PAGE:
|Birth||15 August 1889, Meppel, Netherlands|
|Death||23 April 1920, Eerbeek, Netherlands (aged 30 years)|
Jan Mankes (15 August 1889, Meppel, Drenthe – 23 April 1920, Eerbeek) was a Dutch painter. He produced around 200 paintings, 100 drawings and 50 prints before dying of tuberculosis at the age of 30. His restrained, detailed work ranged from self-portraits to landscapes and studies of birds and animals. His work is now exhibited in his native Netherlands in the Museum of Modern Art Arnhem, Museum Belvédère Heerenveen and Museum MORE Gorssel.
Mankes had a reputation as an ascetic living in a kind of self-chosen isolation in De Knipe, Friesland, far from the heart of the country's culture. In reality he was well aware of what was going on, read the leading newspapers and magazines, and was supplied by friends with newspaper clippings and other material. In addition, he had lived in The Hague and (because of his tuberculosis) in Eerbeek, in Gelderland, but preferred to keep an "intimate distance". A progressive Protestant, in 1915 he married Anne Zernike, the country's first female minister with a doctoral degree. Zernike was a Mennonite; a drawing of her, made by Mankes in 1911, is in the collection of the Fries Museum in Leeuwarden.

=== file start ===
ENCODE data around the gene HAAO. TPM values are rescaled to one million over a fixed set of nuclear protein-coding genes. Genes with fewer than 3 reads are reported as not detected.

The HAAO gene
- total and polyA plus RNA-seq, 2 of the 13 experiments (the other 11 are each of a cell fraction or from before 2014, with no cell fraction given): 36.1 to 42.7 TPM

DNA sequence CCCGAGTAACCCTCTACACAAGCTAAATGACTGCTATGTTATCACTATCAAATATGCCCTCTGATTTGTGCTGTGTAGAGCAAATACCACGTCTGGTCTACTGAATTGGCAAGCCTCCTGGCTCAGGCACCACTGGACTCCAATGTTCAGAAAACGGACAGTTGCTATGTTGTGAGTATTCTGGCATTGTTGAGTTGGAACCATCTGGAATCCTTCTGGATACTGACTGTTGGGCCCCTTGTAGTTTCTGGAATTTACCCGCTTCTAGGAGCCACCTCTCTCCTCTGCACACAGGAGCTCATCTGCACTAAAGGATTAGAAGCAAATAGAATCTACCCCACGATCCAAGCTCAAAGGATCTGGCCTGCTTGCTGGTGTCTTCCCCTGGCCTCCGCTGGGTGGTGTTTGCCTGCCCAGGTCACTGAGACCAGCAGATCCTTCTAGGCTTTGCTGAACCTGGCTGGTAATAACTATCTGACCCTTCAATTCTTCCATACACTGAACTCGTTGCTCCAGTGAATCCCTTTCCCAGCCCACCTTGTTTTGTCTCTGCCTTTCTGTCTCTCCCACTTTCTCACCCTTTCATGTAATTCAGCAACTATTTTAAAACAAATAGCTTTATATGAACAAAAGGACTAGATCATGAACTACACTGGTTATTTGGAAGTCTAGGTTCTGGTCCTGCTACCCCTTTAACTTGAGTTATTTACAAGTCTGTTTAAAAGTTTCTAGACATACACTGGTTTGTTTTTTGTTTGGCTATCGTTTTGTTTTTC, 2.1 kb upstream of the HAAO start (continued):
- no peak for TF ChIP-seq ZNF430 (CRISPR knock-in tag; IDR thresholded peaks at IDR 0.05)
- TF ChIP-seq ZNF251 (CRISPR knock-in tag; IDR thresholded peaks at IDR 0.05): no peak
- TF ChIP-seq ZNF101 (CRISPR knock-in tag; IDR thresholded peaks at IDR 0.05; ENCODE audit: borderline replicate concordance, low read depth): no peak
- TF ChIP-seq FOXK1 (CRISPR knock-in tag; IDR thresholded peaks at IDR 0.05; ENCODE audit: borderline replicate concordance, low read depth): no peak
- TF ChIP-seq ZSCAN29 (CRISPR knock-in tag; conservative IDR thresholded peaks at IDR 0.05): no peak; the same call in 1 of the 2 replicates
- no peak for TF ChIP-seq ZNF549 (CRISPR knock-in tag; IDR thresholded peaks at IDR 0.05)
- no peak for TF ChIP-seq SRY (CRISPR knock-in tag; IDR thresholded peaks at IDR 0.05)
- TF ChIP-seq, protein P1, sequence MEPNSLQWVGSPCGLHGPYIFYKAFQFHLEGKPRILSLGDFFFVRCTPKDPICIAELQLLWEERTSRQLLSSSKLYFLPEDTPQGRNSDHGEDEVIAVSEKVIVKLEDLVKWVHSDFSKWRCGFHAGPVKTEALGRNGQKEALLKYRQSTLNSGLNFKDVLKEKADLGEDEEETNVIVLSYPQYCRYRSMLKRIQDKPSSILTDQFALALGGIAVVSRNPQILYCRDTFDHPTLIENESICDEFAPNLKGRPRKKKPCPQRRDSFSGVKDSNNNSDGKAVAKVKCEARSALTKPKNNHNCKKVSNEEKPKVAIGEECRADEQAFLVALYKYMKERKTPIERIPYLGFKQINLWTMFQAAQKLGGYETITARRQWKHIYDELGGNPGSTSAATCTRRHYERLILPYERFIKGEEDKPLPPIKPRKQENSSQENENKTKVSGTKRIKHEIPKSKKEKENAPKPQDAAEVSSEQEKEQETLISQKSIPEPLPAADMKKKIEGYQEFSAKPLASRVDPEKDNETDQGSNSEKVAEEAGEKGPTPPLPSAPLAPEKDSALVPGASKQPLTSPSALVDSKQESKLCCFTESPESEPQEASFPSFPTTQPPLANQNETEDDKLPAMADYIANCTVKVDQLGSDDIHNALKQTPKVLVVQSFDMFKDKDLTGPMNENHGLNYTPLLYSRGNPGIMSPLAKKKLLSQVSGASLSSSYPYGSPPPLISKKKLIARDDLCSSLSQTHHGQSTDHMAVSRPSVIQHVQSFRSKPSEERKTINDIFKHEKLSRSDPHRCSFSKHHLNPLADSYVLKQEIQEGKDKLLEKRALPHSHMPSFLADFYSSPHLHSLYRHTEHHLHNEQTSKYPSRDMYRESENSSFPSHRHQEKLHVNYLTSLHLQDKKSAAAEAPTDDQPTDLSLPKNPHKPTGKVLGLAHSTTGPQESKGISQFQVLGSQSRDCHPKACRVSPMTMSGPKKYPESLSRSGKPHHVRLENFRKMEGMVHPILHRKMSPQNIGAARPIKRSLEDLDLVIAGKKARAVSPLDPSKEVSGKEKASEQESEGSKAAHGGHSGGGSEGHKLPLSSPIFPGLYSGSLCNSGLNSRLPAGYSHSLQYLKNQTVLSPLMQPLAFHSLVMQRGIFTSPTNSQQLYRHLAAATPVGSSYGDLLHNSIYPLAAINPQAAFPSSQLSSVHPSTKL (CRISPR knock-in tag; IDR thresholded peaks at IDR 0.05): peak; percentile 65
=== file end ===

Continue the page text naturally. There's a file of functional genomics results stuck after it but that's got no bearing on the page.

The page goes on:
From 1909 onwards he was financially supported by A.A.M. Pauwels (1875-1952), a tobacco merchant and art collector from The Hague. Mankes' letters to Pauwels, in which he often thanks him for money and material sent to him, take up seven hundred pages (including annotations) and were published in 2012 by the Netherlands Institute for Art History; Pauwels' letters are not preserved.
Style and technique
He is sometimes categorized as a symbolic realist, though Carel Peeters notes that the abstract qualities of Mankes's work remove him from both symbolism and realism. When working with oil-paints he was able to bring a kind of transparency to the paint especially when he was working with white, which acquired a pearly lustre because of his soft brush strokes. In self-portraits, observers noted, this gave his white skin a rather sickly appearance.
Mankes studied and then sketched his subjects (often birds and farm animals) "until he knew them by heart, and then painted them from memory". One of his favorite animals (he kept it in his room) was an owl, sent to him by his benefactor Pauwels. Mankes used a glazing technique, in which a large number of layers of paint on an opaque base "lend a fairytale-like quality to the owl".